I first saw Die Antwoord at a "Making Time" party in Philly in the summer of 2010. The monthly warehouse rager had attracted an even weirder crowd than usual that evening. Like everyone else in attendance, I was drunk on Sparks—cans of which were being given away for free—and waiting for the South African rap group to go on. When Yolandi Visser and Ninja finally snaked their way onto the stage, they exuded confidence and their own peculiar, oddball charisma took total control of their surroundings. They similarly dominate the sci-fi film Chappie, which came out this weekend. Unfortunately, that's the only reason to see it.
A lot of us were rooting for Chappie because it was made by Neill Blomkamp, who started his career with the impressive District 9, a movie that dealt with issues of oppression and oppressed people while rooting elements like aliens and spaceships in a gritty, realistic world. But he followed that up withElysium, a Matt Damon–starring action flick that also grappled with big issues like class disparity, but was pretty much universally regarded as a failure thanks to its flat characters and lack of focus.
Chappie, sadly, is more of the same. The plot unfolds in a near-future S Africa where a robot police force has successfully clamped down on crime. The engineer who designed these robots (Dev Patel, of Slumdog Millionaire) is attempting to develop a true artificial intelligence, and near the beginning of the movie he succeeds in implanting consciousness into a broken police bot—only to have the experimental machine (which has the mind of a baby) kidnapped by Ninja and Yolanda, who are playing criminal versions of themselves.
The rest of the film is basically "Die Antwoord hang out with a childlike robot and teach it about the world." Your tolerance for the movie will depend on how much that appeals to you—which probably explains the lousy reviews. And people who were on the set have said that the musicians were nightmares to work with. But whatever happened behind the scenes, I think the sequences between Chappie, Ninja, and Yolandi are filled with humor and a warped kind of sweetness; they're absurd and often jarring given the film's (unsuccessful) attempt to squeeze in some high-minded ideas about morality and consciousness, but they work on some level.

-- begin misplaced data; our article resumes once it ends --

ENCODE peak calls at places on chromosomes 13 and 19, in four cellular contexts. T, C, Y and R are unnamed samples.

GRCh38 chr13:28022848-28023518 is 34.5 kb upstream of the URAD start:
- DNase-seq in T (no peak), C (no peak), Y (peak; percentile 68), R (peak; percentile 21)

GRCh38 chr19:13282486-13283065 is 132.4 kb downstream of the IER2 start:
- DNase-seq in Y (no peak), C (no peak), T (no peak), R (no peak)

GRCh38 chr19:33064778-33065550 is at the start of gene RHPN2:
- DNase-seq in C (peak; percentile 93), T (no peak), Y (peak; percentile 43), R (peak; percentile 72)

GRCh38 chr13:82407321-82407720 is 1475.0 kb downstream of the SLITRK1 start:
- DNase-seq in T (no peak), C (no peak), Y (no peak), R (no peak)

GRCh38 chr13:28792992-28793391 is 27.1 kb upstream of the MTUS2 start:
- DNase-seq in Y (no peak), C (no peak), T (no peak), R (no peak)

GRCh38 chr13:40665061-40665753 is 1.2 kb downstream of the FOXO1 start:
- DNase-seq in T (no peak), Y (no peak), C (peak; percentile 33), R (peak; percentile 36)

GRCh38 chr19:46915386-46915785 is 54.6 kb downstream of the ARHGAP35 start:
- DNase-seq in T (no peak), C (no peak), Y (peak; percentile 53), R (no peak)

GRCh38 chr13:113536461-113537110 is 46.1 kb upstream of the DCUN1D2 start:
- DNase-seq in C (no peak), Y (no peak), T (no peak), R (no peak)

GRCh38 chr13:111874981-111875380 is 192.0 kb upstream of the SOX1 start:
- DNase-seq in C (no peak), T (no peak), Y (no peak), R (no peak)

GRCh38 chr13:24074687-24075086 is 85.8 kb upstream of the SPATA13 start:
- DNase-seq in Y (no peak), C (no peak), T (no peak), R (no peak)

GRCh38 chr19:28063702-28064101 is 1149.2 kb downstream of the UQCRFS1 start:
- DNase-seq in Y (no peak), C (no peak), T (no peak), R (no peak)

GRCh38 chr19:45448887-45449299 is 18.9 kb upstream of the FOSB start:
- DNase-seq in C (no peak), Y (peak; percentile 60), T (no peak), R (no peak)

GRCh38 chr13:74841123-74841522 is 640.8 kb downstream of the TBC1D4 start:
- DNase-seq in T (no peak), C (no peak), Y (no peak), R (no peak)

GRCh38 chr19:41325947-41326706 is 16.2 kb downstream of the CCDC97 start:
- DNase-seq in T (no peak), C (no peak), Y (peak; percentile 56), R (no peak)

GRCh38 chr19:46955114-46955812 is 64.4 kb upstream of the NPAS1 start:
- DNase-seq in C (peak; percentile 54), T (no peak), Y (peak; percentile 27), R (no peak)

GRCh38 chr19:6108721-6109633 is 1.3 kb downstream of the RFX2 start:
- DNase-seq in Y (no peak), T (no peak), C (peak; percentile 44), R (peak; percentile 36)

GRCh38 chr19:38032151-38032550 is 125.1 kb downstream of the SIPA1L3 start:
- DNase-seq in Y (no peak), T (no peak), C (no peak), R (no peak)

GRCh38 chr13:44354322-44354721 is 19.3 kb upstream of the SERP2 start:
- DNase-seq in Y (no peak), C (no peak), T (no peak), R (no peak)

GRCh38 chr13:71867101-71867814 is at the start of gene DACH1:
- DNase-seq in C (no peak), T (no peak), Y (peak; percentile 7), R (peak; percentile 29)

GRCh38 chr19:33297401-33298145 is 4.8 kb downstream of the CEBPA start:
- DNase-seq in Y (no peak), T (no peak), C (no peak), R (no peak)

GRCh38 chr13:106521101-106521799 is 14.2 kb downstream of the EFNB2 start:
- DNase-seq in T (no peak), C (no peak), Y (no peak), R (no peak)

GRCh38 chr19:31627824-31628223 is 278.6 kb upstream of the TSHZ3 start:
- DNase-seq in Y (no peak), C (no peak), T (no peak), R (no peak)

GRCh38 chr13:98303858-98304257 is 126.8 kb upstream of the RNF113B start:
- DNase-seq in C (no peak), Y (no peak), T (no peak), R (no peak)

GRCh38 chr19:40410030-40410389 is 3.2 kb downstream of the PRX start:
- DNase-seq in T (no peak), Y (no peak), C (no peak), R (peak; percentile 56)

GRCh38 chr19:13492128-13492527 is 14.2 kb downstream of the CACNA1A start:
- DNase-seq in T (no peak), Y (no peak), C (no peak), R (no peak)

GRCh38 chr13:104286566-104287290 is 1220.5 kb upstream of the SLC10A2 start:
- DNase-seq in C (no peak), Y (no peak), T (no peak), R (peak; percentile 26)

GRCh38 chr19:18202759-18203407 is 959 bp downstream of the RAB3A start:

The rest of the movie is a hodgepodge of half-baked subplots that occasionally intersect but don't add up to anything. Patel never decides whether he wants to play his geeky character as a spastic computer hacker or a Big Bang Theory–esque dweeb. So he floats between being a grumpy, Redbull-chugging keystroke slammer and an out-of-touch dork. Hugh Jackman's villain is a bizarre mashup: a meathead, (possibly devoutly Christian?) soldier-turned-engineer who acts like an Australian version of Kenny Powers. Sigourney Weaver is in the film for about five minutes, possibly just to remind everyone that Blomkamp's next project will be an Alien sequel.
Combine that with the Die Antwoord focus and you get a real mess on your hands. I found the parts with the zef stars enjoyable enough, but I couldn't imagine what the movie would look like to those unfamiliar with the band's personal brand and quirks. A sci-fi-loving dad from Milwaukee might come to see a RoboCop update with Hugh Jackman… then spend nearly two hours watching two skinny freaks with bad haircuts telling a robot to steal cars.
I remember waiting in an alley, swaying in hot July rain, for Die Antwoord to get ushered into their van after the concert. I wanted to shake their hands, or have Ninja tell me to "fok off." The doors opened and a burly security guard lifted Yolandi into his arms and slid her into the van. I had a feeling, in that moment, that I'd seen a powerful thing that night. That I'd seen a culturally important moment, a moment that would stick with me. I wish Chappie gave me even one tenth of that feeling—and I hope Blomkamp can rebound from his last two features and make a successor worthy of District 9.